Nearly all of the above statements have been confirmed in the experience of the writer during ten or twelve years' constant use of the agent, alternated with, but seldom in conjunction with the animal ferment.

Where papoid or any form of pawpaw is used as a digestive agent, there may be observed an increase in the amount of uric acid when that substance is deficient, and if oxalates are present they are diminished.

It is a reliable remedy for general distress or pain in the stomach and bowels during the process of digestion. It can be prescribed almost without discrimination in these cases, and the results are in some cases surprising. It may be given during the meal, and pain not occur for an hour. At that time, its influence being probably spent, another dose will continue the effects of the first. Its effects become permanent usually in acute or subacute cases after a few days, when it may be discontinued.

It is not a remedy for pain occurring before meals or after the food is digested, or for gastric pain occurring without regard to the taking of food—continuous pain and distress—since these pains are either neuralgic or organic in character. The agent is specifically one for functional disorder. It is a most valuable agent in catarrh of the stomach and in the digestive failure accompanying continued fevers. It stimulates the stomach in the beginning of convalescence, and in some cases increases the appetite and promotes absorption of the digested pabulum.

It is serviceable in the digestive disorders of pregnancy, stimulating appropriation and assimilation. In those cases where the digestion is seriously interfered with during the last three months of pregnancy, it being almost impossible, because of the great pain induced, for the patient to take any food into the stomach, the condition will be entirely relieved by this agent within a few days, the patient being enabled to eat large meals of meat without discomfort and with satisfaction.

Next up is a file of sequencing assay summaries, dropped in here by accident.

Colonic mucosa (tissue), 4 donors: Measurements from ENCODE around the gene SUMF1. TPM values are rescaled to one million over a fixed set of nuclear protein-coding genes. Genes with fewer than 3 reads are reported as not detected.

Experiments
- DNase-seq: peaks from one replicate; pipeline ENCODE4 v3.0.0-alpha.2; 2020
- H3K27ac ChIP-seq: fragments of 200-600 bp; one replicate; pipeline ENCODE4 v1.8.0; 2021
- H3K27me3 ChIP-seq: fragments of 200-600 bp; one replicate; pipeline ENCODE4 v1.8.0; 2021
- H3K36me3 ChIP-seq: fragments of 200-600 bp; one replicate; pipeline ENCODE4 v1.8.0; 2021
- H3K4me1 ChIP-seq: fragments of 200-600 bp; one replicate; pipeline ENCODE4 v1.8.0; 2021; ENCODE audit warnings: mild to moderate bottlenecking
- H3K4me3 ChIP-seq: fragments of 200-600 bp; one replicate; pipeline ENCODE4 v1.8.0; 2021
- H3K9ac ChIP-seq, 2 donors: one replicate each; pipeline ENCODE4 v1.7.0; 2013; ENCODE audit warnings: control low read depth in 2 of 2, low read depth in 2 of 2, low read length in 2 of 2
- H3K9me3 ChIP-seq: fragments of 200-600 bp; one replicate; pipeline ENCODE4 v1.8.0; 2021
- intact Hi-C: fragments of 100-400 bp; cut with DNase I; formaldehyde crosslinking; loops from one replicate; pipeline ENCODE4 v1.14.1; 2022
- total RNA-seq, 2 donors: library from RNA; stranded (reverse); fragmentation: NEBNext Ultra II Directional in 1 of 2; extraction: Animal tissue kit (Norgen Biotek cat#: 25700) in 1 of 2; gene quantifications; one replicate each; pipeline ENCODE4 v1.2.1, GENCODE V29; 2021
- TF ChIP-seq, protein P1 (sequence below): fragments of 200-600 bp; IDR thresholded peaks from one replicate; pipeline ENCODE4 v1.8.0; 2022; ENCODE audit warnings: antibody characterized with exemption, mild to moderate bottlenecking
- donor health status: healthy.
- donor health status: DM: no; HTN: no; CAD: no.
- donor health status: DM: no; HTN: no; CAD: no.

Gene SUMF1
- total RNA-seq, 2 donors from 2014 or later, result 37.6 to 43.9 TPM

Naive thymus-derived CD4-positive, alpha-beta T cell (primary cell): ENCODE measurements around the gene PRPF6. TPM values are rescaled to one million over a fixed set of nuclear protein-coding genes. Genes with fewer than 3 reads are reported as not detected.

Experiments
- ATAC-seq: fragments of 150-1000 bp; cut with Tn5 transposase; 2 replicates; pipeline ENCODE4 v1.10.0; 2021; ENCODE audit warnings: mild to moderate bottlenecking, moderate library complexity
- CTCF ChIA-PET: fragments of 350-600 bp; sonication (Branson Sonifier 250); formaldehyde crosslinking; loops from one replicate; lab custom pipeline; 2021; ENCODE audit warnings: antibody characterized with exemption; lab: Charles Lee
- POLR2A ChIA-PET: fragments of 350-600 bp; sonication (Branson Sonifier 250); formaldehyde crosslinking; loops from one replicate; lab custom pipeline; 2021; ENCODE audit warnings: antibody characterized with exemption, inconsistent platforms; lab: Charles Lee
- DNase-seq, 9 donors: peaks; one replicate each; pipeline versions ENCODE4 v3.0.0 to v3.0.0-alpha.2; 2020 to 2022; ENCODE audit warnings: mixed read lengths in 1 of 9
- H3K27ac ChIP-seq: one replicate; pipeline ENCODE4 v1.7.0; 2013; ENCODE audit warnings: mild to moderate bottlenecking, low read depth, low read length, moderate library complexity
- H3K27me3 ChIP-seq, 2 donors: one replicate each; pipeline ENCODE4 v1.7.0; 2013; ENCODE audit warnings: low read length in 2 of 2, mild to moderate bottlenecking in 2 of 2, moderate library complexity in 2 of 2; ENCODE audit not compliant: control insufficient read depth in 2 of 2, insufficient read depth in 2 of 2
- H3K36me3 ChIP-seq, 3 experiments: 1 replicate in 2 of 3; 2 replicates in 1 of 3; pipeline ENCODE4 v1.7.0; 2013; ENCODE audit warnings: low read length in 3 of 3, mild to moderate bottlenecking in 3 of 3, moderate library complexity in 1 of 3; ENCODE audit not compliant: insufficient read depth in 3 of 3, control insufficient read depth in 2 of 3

The agent is a solvent of fibrin, and has been used to dissolve false membranes, old hardened tissue, warts, and tumors, and has been satisfactorily applied to epithelioma.

Mortimer Granville reports several cases of cancer of the stomach treated very satisfactorily with this agent. In diphtheria the powder serves a most useful purpose in dissolving and permitting the removal of the densest exudate, which in some cases covers the pharynx and naso-pharynx, and occludes the nares. Good results have been reported by Jacobi, Hubert and others, and have come under our own observation. Kota and Asche are reported in the Prescription as having observed more than a hundred cases treated with success by this method.

Empirically it has been used in a few cases of nephritic colic with the most marked results. It will diminish the formation of the oxalates, al. though in cases where tried there has been an increase in uric acid.


The American Materia Medica, Therapeutics and Pharmacognosy, 1919, was written by Finley Ellingwood, M.D.
It was scanned by Michael Moore for the Southwest School of Botanical Medicine.